“The Fault in our Stars” showcases two terrific young actors—Shailene Woodley and Ansel Elgort. We’ve seen Woodley before and know how wonderful she is. Elgort may be new to many, and he is just as great.
Directed by Josh Boone, with screenplay by Scott Neustadter and Michael H. Weber, based on John Green’s best-selling book, “The Fault in our Stars” revolves around teens afflicted with various forms of cancer. Full of both laughter and sniffles, the film is so much more than a cancer story. It’s about life, love, families, friends, and, yes, pain.
“The Fault in Our Stars” is told through the eyes of Hazel Lancaster (Shailene Woodley). She has a form of cancer that requires her to be attached to an oxygen tank. Smart and cynical, Hazel is forced by her parents (Sam Trammell and Laura Dern) to go to a cancer support group. At one meeting she literally bumps into Augustus Waters (Ansel Elgort) before the meeting starts. Augustus is immediately taken with her, and when she speaks up during the meeting, he’s also smitten by her brains, sense of humor, as well as her beauty. Hazel falls pretty hard, too. Augustus is cute, funny, utterly charming, and smart, too. His cancer is now in remission, but because of his cancer, Augustus, a former athlete, lost his leg and now wears a prosthetic one.
Hazel and Augustus bond quickly and before long are spending time at each other’s homes. Augustus’ parents are quiet, but given the framed upbeat philosophical sayings that decorate the home, are big believers in the power of positive thinking. We get to know Hazel’s parents (Sam Trammel and Laura Dern) a little better. Because Hazel has had close calls before, they are grateful for every day they have with her. Hazel, early on, tells us that she knows she has an expiration date, but so far has managed to beat the odds. Because of her health, Hazel refuses to use the “L” word with Augustus and insists that the two remain just friends. In a beautiful, but short scene, Hazel’s father even tries to lower Augustus’ expectations by beginning to tell him of her history, but Augustus isn’t one to listen.
Hazel has been buoyed through the years by a book, An Imperial Affliction, written by Peter van Houten (Willem Dafoe), about a girl who has cancer. The book ends mid-sentence and for years Hazel has wondered about the fates of the various characters. She has written to van Houten, but has never heard back. Hazel introduces Augustus to his work and he also is wowed by the novel. Augustus arranges through a Make-a-Wish-like foundation for them to meet the author in person in Amsterdam where he now lives. For those who haven’t read the book, it wouldn’t be fair to give away any more of the plot.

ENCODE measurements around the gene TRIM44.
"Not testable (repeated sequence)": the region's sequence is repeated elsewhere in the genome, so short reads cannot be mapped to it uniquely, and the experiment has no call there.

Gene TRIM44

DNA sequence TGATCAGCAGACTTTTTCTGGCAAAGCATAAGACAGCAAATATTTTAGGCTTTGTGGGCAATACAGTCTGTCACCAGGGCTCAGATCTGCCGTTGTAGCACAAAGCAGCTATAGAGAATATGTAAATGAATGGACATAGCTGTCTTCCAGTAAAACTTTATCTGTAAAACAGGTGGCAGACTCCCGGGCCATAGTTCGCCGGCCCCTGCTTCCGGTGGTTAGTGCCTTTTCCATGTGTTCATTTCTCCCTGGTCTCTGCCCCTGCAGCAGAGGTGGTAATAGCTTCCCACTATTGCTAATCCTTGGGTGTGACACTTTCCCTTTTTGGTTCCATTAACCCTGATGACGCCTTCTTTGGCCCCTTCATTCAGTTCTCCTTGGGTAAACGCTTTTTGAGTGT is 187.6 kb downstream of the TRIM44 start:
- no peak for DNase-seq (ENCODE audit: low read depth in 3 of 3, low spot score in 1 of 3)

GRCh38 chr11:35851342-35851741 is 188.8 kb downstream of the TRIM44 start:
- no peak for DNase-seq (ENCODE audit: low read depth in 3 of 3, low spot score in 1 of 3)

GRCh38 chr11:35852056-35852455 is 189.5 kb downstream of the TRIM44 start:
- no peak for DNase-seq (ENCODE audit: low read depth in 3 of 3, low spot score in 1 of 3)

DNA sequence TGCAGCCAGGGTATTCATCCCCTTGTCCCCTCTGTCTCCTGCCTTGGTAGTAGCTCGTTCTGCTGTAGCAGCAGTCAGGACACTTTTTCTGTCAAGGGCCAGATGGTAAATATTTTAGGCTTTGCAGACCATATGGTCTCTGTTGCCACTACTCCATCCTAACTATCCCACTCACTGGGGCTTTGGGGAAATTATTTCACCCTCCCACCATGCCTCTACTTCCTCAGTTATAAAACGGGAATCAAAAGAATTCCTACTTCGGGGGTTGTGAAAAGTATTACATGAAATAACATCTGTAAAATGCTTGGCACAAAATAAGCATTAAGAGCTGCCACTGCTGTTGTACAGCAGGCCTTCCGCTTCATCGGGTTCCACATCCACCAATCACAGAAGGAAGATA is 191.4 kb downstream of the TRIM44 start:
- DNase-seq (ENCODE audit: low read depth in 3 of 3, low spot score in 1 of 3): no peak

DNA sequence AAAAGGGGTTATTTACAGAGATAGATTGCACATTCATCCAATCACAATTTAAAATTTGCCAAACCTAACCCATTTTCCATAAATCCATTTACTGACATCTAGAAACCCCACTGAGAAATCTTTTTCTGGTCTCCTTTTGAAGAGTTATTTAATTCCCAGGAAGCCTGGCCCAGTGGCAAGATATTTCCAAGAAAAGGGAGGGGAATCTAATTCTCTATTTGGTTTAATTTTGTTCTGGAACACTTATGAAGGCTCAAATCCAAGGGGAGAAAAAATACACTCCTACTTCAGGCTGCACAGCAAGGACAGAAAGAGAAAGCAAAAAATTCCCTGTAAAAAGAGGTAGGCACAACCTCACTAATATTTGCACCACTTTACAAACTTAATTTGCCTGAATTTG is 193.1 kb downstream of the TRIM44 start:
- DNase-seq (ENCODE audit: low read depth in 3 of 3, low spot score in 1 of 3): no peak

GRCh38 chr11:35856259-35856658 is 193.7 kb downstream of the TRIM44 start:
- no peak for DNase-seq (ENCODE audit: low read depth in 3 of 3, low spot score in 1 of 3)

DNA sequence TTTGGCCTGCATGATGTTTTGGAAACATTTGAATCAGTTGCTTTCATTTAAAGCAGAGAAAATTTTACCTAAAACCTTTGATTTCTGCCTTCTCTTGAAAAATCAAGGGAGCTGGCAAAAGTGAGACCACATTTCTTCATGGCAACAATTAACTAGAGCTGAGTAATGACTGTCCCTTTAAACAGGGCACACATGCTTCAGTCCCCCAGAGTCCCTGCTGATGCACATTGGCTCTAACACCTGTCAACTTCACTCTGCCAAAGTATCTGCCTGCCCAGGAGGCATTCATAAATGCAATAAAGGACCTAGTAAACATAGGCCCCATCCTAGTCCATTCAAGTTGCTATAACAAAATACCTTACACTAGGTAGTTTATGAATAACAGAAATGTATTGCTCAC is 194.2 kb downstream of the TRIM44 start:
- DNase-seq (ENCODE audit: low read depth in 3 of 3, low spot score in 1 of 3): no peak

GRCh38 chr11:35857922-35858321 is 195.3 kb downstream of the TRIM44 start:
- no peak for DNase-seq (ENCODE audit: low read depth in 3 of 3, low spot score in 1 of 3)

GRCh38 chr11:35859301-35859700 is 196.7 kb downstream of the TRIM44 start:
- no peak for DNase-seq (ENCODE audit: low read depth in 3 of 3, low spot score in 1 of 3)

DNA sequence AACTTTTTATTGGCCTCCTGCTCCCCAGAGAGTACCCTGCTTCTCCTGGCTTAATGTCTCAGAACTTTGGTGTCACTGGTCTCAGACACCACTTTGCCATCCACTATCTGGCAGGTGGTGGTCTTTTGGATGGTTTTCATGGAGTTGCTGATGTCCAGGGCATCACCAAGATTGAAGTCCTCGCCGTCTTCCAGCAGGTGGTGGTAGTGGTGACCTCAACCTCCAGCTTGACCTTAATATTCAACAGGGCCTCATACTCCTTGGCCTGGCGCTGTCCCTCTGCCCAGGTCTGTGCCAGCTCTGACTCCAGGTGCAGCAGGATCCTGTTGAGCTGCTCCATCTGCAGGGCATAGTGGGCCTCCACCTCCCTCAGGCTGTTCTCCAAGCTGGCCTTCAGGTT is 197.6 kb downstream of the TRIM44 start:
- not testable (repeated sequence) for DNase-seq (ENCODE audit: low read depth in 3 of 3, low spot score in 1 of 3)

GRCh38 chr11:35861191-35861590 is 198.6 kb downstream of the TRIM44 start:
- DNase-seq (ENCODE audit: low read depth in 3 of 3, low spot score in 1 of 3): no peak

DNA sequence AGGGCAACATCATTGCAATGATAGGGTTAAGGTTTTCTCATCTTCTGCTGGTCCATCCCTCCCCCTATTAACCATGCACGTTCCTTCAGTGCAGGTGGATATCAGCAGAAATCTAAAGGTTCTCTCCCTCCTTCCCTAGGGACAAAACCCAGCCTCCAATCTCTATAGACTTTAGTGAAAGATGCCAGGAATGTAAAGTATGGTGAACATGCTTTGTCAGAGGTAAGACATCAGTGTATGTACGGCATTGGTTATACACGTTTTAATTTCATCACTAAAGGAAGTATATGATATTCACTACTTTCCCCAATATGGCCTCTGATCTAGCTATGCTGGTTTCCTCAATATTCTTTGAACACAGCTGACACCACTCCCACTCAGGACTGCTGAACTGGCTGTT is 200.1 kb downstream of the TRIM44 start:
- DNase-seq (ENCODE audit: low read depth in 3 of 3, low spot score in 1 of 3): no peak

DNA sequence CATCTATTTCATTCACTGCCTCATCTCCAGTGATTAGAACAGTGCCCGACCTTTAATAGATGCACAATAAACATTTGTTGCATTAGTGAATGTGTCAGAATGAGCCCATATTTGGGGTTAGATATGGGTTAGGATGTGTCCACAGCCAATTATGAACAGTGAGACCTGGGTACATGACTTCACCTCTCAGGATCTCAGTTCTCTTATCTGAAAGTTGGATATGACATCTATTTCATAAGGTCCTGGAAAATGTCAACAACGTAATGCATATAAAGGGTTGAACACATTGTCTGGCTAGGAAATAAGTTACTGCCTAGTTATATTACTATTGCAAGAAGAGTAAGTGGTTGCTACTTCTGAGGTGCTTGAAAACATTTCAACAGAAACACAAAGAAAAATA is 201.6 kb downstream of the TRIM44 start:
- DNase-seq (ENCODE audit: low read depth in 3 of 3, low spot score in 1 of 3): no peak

There are so many unbelievably talented young actors in today’s Hollywood, one can only hope that there is enough good material in the future for all of them. In the meantime, “the Fault in our Stars” is fortunate to claim three of them, along with some excellent veteran actors. Shailene Woodley just continues to grow and surprise us as an actor. She is absolutely amazing as Hazel. Woodley is just so very genuine and she makes Hazel very real. She never seems like a victim and that is very much due to Woodley. Woodley shares the screen almost equally with Ansel Elgort and he is most definitely her equal…which is going some. He has the ability to easily show us both Augustus’ self-assured and vulnerable sides. Nat Wolff is fabulous as Augustus’ friend, Isaac, who is in the process of losing his eyes due to cancer. Despite his circumstances, Isaac supplies much of the movie’s comic relief. Sam Trammell and Laura Dern are especially good as Hazel’s parents. For those of us used to seeing Trammell as “True Blood’s” shape-shifting bartender/heart-throb, it’s a bit of a shock to see him as the parent of a teen. But he pulls it off. He’s extremely convincing as the compassionate father. Laura Dern’s part is larger and she’s excellent. Dern has to go back and forth as stern parent, compassionate friend and worried, but calm mother, and she does it all beautifully.
Is the “Fault in our Stars” sad? Most certainly. But it is also funny, clever, life affirming without being preachy and just all around amazing.